The Space Needle by John Graham advanced to the landmark of the exposition – a 185 metres high spire with a glazed revolving restaurant at the top that could be reached with external lifts looking like space capsules. To stabilize the then highest building east of the Mississippi, three twin steel legs, assembled from 30 metres long parts, were anchored 10 metres deep with 6000 tons heavy reinforced concrete foundations. Because of this deep anchor the centre of gravity of the tower was just above the ground. To ensure the safety of the construction experts from the California Institute of Technology, University of Washington, were consulted. They tested the wind tolerance and earth quake resistance of the spire in extensive experiments. Architect John Graham summarised proudly: “While constructing the Space Needle, we went beyond all maximum security regulations. Moreover, it was our intention to utilise the best architectural thinking of the nation, as a building like this has never been built before.”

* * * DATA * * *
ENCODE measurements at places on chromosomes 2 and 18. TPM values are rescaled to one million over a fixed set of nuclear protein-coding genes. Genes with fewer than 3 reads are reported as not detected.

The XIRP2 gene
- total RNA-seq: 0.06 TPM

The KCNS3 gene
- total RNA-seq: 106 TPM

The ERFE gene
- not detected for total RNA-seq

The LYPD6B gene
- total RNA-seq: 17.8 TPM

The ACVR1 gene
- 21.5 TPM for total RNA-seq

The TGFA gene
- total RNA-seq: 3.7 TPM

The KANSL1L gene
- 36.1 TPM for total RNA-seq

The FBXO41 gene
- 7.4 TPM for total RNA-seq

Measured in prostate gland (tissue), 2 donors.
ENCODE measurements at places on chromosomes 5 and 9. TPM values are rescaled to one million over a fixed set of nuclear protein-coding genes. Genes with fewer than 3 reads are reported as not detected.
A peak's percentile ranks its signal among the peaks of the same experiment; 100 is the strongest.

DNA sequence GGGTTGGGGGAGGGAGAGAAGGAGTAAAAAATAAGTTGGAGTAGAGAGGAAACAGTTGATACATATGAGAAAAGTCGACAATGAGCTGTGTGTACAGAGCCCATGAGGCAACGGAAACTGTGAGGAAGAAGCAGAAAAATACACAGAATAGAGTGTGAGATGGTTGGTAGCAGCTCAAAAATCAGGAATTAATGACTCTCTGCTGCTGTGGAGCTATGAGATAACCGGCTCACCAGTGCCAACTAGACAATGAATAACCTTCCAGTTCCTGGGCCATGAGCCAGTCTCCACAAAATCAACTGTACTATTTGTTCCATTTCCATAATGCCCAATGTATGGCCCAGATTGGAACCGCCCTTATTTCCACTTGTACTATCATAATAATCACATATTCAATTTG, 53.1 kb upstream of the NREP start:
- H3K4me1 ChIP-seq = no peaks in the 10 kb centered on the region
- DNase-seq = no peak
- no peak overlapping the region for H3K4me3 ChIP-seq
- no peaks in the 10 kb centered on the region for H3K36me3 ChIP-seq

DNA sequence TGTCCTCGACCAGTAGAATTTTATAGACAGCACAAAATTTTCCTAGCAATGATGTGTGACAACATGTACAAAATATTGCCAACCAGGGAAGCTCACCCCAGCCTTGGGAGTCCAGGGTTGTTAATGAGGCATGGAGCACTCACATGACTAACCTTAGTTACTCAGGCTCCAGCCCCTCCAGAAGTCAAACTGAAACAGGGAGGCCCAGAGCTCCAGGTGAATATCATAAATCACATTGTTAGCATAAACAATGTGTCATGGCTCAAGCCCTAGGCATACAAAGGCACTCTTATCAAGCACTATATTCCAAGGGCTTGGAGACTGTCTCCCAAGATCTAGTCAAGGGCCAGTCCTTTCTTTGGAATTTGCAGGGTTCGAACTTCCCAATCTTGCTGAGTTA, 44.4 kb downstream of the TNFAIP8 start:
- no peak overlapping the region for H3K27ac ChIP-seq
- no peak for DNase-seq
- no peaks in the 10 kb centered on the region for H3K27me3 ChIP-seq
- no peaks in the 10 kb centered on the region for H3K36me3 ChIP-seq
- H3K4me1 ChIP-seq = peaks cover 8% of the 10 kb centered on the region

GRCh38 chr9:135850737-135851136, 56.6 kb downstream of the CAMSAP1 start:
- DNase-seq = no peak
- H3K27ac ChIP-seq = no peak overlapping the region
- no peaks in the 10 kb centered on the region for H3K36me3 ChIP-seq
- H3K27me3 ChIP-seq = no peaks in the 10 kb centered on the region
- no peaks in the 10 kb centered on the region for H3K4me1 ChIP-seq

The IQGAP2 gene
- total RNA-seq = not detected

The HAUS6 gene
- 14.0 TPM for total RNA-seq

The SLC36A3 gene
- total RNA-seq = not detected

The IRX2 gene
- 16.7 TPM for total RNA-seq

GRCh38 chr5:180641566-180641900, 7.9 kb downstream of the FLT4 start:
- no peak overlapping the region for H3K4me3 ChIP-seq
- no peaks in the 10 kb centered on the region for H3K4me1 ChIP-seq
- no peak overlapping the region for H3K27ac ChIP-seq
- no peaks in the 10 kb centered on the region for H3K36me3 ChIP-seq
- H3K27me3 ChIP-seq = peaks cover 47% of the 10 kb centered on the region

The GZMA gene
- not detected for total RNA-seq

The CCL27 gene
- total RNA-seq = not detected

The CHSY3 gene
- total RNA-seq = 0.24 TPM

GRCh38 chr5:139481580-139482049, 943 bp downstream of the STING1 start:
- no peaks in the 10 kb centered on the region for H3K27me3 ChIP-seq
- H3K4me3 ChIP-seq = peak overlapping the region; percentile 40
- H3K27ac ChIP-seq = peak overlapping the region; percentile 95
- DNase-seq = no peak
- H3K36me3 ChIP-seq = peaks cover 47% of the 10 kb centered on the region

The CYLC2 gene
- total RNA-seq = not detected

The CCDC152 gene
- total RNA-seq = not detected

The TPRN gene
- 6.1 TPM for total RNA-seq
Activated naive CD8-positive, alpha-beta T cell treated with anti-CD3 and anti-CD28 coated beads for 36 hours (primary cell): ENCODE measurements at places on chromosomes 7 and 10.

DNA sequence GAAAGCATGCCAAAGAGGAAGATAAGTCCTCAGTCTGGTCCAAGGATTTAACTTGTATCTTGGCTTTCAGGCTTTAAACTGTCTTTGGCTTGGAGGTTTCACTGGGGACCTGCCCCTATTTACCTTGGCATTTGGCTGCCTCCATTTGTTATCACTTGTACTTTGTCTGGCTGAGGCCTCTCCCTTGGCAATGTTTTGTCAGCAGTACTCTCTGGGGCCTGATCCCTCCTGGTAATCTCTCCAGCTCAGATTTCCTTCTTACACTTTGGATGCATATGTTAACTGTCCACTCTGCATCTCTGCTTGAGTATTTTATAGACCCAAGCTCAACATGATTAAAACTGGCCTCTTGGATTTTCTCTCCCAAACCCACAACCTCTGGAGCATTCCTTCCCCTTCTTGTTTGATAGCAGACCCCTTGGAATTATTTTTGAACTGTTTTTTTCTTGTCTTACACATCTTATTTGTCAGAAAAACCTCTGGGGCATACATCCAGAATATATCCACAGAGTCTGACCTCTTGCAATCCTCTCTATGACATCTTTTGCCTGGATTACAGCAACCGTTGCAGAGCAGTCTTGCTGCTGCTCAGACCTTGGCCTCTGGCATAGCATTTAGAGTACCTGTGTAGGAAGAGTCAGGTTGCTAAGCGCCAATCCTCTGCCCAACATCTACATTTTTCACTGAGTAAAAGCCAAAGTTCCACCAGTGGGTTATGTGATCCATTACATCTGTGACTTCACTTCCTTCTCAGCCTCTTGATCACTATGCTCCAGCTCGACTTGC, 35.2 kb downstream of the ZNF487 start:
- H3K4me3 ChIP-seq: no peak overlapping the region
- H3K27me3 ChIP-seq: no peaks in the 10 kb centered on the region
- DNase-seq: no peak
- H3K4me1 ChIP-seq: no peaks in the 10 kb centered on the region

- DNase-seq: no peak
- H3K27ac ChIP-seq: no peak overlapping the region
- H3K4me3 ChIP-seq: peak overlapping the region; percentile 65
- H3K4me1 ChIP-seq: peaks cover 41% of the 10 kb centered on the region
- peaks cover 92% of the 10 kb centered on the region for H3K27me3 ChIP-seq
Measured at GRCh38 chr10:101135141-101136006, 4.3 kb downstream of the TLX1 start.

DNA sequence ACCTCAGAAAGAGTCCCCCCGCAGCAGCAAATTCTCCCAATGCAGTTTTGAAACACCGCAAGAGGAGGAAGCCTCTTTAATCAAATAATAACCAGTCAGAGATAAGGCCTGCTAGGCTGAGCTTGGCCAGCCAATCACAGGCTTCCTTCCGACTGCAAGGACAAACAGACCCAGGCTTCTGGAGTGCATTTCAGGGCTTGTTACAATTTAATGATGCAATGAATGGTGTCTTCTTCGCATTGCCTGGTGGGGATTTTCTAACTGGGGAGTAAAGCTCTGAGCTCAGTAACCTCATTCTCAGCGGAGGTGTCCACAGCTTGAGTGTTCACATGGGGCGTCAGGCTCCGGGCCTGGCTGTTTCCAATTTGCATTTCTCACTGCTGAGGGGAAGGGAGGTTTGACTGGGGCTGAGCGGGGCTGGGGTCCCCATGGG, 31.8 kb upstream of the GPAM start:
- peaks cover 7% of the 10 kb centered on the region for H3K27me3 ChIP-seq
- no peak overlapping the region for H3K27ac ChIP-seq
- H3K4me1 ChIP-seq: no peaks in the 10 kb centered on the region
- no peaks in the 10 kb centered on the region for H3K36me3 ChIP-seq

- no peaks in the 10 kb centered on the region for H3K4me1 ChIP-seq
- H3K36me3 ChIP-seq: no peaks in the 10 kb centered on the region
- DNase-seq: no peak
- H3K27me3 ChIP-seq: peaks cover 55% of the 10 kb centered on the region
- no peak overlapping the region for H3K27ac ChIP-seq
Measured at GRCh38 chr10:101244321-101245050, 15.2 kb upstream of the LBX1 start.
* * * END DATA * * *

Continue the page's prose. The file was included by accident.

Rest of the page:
The restaurant, intended for 300 guests that would be served by waitresses in golden skin-tight overalls, was lying like a flying saucer on the steel supports. The outer ring took one hour to revolve 360 degrees. Above the restaurant was a viewing platform with a souvenir shop and snack machines. This avant-garde symbol of space exploration was crowned with a 15 metres stainless steel spire illuminated in turns in green, blue, red and yellow.
|Year: 1962||City: Seattle||Country: USA|
|Duration: 21th April - 21th October 1962|